By the way, I don’t mean to suggest that The Chelsea Girls is so dreadfully elegant that it is not entertaining. In the vulgar sense, it is the most entertaining work I know within its particular tradition of elegance. In any event, every time I see it I repeatedly laugh out loud, though I’m sometimes the only person in the theater who does. As it proceeds from reel to reel, its solemn mechanistic stateliness is repeatedly undermined by the almost ostentatiously charming and repellent freak show on the screen. The film is so deeply involved in its ironic mode that it subsumes everything to it: its use of time, its apperceptive drama, its claim to seriousness, its place in an artistic tradition. The Chelsea Girls seems to flicker not only on the edge of seriousness and of cinema, but on the edge of existence; no work has ever less portentously commanded us to know ourselves.

“Listen. I am too economical an artist to go on with this,” Ondine asserts, his eye fixed on the camera in a steely gaze of mock determination during the middle of reel X. Brrrrrrrrrrrrring! “There’s my telephone, so sit down and shut up.” A very fat lesbian who claims she is no longer able to cross her legs (but who promptly, though with effort, crosses her legs) picks up the telephone. "Helleau?” she says, exuding mock sweetness.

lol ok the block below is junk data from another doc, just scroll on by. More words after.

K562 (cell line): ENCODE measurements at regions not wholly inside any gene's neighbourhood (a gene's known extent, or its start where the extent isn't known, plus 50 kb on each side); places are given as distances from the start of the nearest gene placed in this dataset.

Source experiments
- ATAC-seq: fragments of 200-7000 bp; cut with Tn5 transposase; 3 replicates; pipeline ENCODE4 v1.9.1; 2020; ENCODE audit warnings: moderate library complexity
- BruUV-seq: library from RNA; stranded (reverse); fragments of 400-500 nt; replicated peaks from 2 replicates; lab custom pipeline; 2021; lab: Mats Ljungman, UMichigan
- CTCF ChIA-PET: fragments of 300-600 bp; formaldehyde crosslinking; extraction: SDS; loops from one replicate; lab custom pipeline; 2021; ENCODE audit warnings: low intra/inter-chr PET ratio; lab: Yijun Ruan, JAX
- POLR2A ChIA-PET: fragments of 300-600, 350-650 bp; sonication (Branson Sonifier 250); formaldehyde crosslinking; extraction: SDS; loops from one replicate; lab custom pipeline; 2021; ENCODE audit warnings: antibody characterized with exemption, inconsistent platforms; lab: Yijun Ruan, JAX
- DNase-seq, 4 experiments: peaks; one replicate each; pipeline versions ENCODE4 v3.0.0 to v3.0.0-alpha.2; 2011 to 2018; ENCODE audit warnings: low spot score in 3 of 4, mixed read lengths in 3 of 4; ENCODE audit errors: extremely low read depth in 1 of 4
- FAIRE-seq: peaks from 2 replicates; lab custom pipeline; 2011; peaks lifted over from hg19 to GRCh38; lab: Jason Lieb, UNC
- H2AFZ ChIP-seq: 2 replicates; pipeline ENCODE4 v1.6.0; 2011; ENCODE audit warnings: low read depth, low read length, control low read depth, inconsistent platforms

There is a special kind of actor’s presence in which Warhol specializes, and it should be possible to talk about it quite exactly. To do so, we must naturally talk about his actor’s relation to the camera, and the most obvious fact about it is that it is a relation invariably more or less forthrightly acknowledged. “OK,” asks Ondine. “Should I start now?” Twenty years of television have undoubtedly had some influence on the style: from the beginning, television’s unintimidating small screen and absurdly poor resolution of detail have encouraged the close-up and an “eyes-front,” (therefore “frank”) variety of camera presence, causing what in 1939 would have been thought impossible, an even greater accentuation of the narcissistic show-biz dimension in the commercial media than had existed before. Along with this came an endless insistence on comedy; television quickly became the medium of the comic double-take, and in fact very much the same thing which makes us smile at Brigid on the telephone makes us smile at Carol Burnett’s arching eyebrow. Likewise, one can trace to TV’s revival of vaudeville the burlesque idea that one’s role on the stage or screen is too absurd to maintain, that one can’t help breaking up, stumbling out of the posture, kibitzing on one’s own role. Finally, there is the mystique of the star, about which we will have more to say.